August 2016:

We’ve been home for a few months now, and apart from the re-entry to American society  (from which I’ll spare you the details), we have each had busy summers.

Nonetheless, wanderlust has struck!

Eager to get back on the medical volunteerism track (and recognizing the importance of sustainability in global health) the Goldsteins are off on their next adventure!

Just before school starts, we decided on one last trip to the Dominican Republic. Because of other commitments, we couldn’t all travel together, so Dad, Mimi, Karen O’Keefe (family practice) and her daughter Tierney joined a group of pre-med students from Vanderbilt on a Timmy Global Health brigade to Las Canas, Domincan Republic. Mom, McKenna (Tierney’s older sister), and I are on another Timmy  brigade with University of Michigan pre-med students to Mao, Dominican Republic.

Both cities are located in northern Dominican Republic, near the Haitian border. Our patients are mostly Haitians, who have migrated to live in bateys -traditionally rural, barrack style communities- and work in agriculture. In the bateys there is limited to no access to healthcare, clean drinking water, education, or transportation.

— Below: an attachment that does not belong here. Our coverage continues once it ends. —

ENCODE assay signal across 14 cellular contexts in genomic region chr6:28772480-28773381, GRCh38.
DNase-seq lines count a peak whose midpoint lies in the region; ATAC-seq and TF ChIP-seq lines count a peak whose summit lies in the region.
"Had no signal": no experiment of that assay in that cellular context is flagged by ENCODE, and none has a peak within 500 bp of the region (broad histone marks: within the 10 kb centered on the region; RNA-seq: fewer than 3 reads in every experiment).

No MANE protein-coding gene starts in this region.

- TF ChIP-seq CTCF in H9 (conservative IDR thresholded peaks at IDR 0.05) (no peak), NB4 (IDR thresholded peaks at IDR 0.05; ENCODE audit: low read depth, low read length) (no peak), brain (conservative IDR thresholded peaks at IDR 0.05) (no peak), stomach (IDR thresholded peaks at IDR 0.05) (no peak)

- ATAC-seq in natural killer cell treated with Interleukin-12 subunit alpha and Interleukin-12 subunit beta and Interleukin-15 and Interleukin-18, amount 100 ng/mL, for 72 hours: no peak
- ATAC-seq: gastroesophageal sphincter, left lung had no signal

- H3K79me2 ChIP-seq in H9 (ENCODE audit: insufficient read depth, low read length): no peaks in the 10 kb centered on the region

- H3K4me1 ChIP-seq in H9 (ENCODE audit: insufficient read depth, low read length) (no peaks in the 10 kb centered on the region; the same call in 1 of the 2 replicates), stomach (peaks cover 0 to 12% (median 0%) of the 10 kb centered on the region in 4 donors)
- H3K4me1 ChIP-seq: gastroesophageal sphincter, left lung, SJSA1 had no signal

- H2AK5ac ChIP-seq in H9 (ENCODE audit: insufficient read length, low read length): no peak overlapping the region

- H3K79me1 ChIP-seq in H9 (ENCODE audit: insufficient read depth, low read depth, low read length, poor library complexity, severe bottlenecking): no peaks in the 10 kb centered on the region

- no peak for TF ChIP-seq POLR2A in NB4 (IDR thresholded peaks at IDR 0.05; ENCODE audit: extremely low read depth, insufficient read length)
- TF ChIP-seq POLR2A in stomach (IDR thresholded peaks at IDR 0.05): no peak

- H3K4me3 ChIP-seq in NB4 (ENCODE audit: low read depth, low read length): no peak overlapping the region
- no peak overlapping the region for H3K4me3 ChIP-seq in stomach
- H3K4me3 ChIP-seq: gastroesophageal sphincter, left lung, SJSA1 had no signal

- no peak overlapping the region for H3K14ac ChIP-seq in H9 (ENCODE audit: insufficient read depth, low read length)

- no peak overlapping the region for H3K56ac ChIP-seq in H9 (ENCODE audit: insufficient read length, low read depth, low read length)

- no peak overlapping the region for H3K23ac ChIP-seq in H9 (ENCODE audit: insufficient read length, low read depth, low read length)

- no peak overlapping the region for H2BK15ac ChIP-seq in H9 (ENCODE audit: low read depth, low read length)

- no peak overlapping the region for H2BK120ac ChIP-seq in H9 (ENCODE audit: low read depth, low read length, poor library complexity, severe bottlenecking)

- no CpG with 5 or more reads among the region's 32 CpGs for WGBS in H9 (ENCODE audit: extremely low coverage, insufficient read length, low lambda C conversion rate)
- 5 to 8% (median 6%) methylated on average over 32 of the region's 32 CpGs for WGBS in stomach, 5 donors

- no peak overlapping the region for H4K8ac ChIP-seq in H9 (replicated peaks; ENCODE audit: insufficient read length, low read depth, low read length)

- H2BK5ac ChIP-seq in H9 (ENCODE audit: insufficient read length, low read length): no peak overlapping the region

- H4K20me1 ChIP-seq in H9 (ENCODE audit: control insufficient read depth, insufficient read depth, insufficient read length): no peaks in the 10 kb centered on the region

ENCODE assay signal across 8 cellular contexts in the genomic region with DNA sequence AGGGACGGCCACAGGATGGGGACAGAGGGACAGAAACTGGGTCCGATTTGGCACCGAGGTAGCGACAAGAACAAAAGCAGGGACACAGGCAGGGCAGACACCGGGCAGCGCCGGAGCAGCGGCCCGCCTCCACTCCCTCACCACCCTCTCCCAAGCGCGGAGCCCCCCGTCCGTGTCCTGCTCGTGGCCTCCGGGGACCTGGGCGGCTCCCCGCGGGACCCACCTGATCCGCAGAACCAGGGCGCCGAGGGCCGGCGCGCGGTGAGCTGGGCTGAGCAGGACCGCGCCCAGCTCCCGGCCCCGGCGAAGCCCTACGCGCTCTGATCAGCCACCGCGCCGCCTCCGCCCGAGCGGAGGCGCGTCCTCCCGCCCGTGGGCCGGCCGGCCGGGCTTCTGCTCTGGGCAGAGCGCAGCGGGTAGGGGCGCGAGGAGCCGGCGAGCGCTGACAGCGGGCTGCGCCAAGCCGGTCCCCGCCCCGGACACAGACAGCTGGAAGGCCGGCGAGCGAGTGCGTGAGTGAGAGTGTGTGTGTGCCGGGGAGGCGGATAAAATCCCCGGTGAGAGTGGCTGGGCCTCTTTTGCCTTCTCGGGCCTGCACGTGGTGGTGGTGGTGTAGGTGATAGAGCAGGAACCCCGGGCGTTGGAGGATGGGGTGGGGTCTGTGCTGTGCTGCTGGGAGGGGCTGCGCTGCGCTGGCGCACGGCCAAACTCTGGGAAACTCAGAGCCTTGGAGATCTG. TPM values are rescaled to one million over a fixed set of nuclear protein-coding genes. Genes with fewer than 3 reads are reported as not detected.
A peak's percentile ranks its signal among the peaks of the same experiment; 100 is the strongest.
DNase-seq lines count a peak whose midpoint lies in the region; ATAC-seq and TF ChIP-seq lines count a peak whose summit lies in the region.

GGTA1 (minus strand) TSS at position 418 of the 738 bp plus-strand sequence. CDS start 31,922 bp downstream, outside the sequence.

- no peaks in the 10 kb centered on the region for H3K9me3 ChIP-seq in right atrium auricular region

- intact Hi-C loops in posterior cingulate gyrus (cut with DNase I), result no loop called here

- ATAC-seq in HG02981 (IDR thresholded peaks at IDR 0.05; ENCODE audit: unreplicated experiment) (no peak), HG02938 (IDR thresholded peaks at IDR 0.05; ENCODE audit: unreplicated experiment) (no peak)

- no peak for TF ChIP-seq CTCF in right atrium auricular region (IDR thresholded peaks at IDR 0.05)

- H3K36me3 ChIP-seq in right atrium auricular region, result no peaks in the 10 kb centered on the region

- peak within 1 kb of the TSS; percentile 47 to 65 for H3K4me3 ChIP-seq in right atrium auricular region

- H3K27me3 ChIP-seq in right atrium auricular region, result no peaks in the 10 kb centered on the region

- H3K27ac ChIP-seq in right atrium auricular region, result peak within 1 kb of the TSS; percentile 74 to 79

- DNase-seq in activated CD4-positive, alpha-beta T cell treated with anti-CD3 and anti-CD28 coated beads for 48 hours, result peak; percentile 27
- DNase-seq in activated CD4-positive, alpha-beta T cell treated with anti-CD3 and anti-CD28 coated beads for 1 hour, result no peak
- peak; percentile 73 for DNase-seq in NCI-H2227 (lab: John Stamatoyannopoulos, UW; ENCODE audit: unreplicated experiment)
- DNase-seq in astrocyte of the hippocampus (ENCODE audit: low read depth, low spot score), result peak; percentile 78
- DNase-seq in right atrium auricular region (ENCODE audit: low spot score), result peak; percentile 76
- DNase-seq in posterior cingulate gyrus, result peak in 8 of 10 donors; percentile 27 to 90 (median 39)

Despite Las Canas being only a few miles from the nearby tourist destination, Puerto Plata (one of the world’s greatest wind-surfing spots), it feels like a world away given the desperate condition of the residents of the bateys.

In the Dominican Republic, Timmy Global Health partners with local programs to improve patients’ access to public services throughout the whole year, in addition to the four annual medical brigades.

In Las Canas, Timmy rents its residence huts from 7 Elements (7E) which is a high school/college teaching program and NGO based on sustainability. They emphasize “the seven elements of human security to provide holistic development opportunities and increase the quality of life. This approach focuses on improving access to environmental, economic, food, health, individual, community, and political security to systematically fight regional disparities.”

Near Mao, Timmy Global partners with Banelino, a small farmer cooperative that exports fair-trade bananas. We had a chance to visit the banana plantation and the production site. Here, we learned about the new health education, access to medicine, and housing infrastructure programs that have been implemented since the switch to Fair Trade.

It was a real pleasure to work with the guys and gals from Vandy and UMich- they were helpful, energetic, smart and all around really great kids.

We are all so glad to be back working with Timmy Global Health! Mimi and I are working on organizing a chapter of Timmy as a club at school, as well. More on this soon!


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